Allow me to share another story.
I have a good friend who is a professional musician here in Portland, OR. Several months ago, during a conversation about all of this, I warned her that she was going to need to think through how she would respond if a gay couple wanted to hire her for their wedding. It was only a week or so after our conversation that a gay couple contacted her, wanting to meet and discuss the possibility of hiring her to sing at their reception. She called my wife and I and asked for our advice as to how to proceed. When we met, I asked what her greatest fear/conflict was with their request. Let me paraphrase her response:
“If I perform at their reception, I am worried they are going to believe that I am ok with their marriage. I can’t approve of their marriage, but I can’t turn them down because that is against the discrimination law. I don’t want to lie and say that I am already booked. I also don’t want to be one more Christian that rejects them and pushes them further away from Jesus”
I think a great many find themselves in this predicament. It seems to be a no win situation. How do we not be perceived as celebrating/ approving / endorsing sin, and yet not reject people, violate the law, and push people away? As we discussed our decision to attend my brother’s wedding, and our process with them relationally, we came up with a plan for how she could proceed with this couple. Later that week she met with the couple and went over her contract, rates, song options, and time commitment. After all of the standard contractual information was taken care of, she let them know she had something else she needed to discuss with them. This is, roughly, what she said:
“Before you hire me, I believe it is your right to know who you are hiring. In addition to being a professional musician, I am also a worship pastor at my church. I am a Christian, and I believe in traditional biblical marriage and sexuality. Because of that, I do not agree with gay marriage. If you do decide to hire me, I need you to know that you are hiring someone who could not, and would not be agreeing, or celebrating with you. I could not, in good conscience, allow you to hire me without you knowing that, for my own conscience, and out of consideration for you in deciding who you want to include in your wedding day.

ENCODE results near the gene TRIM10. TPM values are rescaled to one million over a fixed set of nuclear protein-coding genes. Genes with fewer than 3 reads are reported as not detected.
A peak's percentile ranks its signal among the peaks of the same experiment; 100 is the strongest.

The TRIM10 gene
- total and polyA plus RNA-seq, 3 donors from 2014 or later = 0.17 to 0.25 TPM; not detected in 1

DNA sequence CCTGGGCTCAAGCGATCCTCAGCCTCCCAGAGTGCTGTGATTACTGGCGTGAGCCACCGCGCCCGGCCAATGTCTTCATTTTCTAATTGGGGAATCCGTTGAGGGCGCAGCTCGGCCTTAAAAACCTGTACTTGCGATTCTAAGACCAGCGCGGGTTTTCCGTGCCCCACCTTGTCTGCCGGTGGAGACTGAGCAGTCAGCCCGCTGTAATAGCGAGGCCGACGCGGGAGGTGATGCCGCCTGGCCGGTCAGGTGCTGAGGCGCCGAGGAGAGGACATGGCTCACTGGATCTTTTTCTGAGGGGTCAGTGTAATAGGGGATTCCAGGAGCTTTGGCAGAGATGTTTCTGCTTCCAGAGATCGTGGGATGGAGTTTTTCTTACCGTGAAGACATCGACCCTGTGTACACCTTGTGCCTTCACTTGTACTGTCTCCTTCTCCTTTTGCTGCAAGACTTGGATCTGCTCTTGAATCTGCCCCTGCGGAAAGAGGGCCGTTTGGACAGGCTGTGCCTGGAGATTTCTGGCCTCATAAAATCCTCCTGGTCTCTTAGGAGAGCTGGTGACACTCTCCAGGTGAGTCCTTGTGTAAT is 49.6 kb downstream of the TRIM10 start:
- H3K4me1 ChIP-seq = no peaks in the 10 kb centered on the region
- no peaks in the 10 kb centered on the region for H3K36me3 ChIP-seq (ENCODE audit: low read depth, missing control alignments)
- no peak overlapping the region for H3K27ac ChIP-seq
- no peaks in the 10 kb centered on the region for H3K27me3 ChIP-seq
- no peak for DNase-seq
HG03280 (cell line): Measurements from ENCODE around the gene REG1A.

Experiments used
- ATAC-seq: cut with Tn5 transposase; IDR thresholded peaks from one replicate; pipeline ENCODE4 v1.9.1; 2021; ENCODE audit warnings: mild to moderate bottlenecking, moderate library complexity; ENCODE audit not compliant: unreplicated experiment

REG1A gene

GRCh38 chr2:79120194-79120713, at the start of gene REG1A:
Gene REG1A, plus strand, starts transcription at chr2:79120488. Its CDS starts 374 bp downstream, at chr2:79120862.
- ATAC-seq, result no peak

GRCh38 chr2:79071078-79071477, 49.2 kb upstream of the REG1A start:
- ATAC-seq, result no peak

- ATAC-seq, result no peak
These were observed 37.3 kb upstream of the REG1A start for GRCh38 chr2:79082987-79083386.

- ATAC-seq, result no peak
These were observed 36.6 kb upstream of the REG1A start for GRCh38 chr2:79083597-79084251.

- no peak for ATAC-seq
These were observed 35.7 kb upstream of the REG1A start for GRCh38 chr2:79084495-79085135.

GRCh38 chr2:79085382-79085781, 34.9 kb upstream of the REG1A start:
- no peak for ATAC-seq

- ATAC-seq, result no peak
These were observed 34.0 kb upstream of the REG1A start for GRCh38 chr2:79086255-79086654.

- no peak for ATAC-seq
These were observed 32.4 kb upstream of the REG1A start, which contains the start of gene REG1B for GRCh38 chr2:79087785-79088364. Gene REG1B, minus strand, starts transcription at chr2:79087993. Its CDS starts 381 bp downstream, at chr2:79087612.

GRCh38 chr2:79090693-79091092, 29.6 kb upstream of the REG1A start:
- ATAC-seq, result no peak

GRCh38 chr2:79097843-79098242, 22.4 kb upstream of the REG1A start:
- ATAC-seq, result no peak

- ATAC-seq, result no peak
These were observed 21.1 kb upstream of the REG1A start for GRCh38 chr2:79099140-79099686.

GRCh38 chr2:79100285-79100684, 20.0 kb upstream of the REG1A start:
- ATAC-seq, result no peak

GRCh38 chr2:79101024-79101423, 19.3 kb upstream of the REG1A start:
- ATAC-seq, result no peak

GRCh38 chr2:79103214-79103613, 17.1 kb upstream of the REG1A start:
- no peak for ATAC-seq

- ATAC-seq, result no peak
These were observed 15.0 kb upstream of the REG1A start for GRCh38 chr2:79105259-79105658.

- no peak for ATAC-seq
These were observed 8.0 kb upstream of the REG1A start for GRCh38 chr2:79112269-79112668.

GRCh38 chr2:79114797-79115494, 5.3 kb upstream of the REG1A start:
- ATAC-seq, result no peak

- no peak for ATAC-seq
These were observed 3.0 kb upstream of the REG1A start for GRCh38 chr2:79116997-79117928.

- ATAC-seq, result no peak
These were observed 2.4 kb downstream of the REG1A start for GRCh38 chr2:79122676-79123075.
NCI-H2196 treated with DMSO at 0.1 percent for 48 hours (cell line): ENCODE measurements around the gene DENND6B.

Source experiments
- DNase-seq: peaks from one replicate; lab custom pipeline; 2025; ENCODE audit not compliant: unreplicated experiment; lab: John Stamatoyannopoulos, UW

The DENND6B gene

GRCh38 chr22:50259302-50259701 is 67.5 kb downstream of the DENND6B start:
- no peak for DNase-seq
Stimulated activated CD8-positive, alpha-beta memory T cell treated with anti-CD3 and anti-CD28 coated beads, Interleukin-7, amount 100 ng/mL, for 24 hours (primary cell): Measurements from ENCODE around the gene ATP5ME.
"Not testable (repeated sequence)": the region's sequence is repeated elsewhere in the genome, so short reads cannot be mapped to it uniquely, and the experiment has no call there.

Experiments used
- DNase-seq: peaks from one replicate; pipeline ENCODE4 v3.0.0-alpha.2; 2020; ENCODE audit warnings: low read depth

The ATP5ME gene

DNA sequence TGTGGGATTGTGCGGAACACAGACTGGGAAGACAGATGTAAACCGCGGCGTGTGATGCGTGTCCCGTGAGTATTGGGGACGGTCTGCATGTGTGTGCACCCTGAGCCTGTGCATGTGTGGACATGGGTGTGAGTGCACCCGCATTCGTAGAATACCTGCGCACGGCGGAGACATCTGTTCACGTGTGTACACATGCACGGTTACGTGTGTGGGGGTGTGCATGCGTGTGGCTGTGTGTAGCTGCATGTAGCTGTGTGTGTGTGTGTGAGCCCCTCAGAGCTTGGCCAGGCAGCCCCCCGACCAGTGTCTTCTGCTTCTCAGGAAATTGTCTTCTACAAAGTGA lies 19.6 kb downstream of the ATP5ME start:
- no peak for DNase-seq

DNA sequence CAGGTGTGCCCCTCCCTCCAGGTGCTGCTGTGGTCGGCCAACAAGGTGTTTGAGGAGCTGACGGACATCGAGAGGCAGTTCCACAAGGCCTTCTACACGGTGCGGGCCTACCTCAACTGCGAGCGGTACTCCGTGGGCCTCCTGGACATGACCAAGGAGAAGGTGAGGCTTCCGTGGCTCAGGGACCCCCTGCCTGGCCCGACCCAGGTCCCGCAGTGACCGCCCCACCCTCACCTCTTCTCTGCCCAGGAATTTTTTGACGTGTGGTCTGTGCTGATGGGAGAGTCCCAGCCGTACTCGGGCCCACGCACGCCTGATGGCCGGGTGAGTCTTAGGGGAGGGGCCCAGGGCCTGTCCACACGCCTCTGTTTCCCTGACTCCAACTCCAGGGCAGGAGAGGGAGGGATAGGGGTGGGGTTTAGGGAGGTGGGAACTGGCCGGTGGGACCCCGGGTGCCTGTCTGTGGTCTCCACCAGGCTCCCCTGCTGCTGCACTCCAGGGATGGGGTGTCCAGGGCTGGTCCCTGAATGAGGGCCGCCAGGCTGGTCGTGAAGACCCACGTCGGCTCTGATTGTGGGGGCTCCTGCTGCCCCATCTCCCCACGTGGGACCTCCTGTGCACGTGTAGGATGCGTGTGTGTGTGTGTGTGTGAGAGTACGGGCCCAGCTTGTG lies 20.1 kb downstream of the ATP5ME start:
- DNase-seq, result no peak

That being said, I also want you to know that as convicted as I am about my beliefs about marriage, I am also equally convicted and believe that I am called to love my neighbor as myself. That call includes showing respect and kindness to those who I do not agree with. I need you to know that if you do choose to hire me for your wedding, I will offer the same professional service I would to any other client. My performance will not reflect my lack of approval or celebration. This is your wedding, and I felt you had a right to know if you were hiring someone that could not celebrate this day with you, and that you had the right to choose to hire someone else if that is important to you. I know that this may complicate your decision on whether to hire me or not. You do not need to answer me right now. Take whatever time you need.”
In the end, they did not hire her. They did, however, thank her for her honesty and felt that her handling of this was very respectful. She did not violate state law by refusing to serve them, and she did not compromise the truth by avoiding telling them of her beliefs. But let’s say they had hired her? She would have, in good conscience, been able to offer her service to them, knowing it was clearly communicated that she did not agree with their wedding, and that she was not celebrating with them. She would have also been representing Christ’s incarnational love, choosing to serve those who do not agree with her, and making herself uncomfortable to show them a picture of our God who is kind to those in sin, and makes himself a servant to those who may very well reject him, all while being a truthful witness who clearly communicated that their choice was not in line with the commandments of the God we serve. Regardless, to that couple, she may have been one of the first examples of a Christian who did not reject them, or condemn them, yet spoke truth to them in a respectful and loving way, but was also willing to empty themselves of their own self concern, and be present as a servant. More to the point: The incarnational Gospel mission of Jesus just might include baking a cake, or singing songs, or sitting in a chair.
But what about the “weaker brother” argument?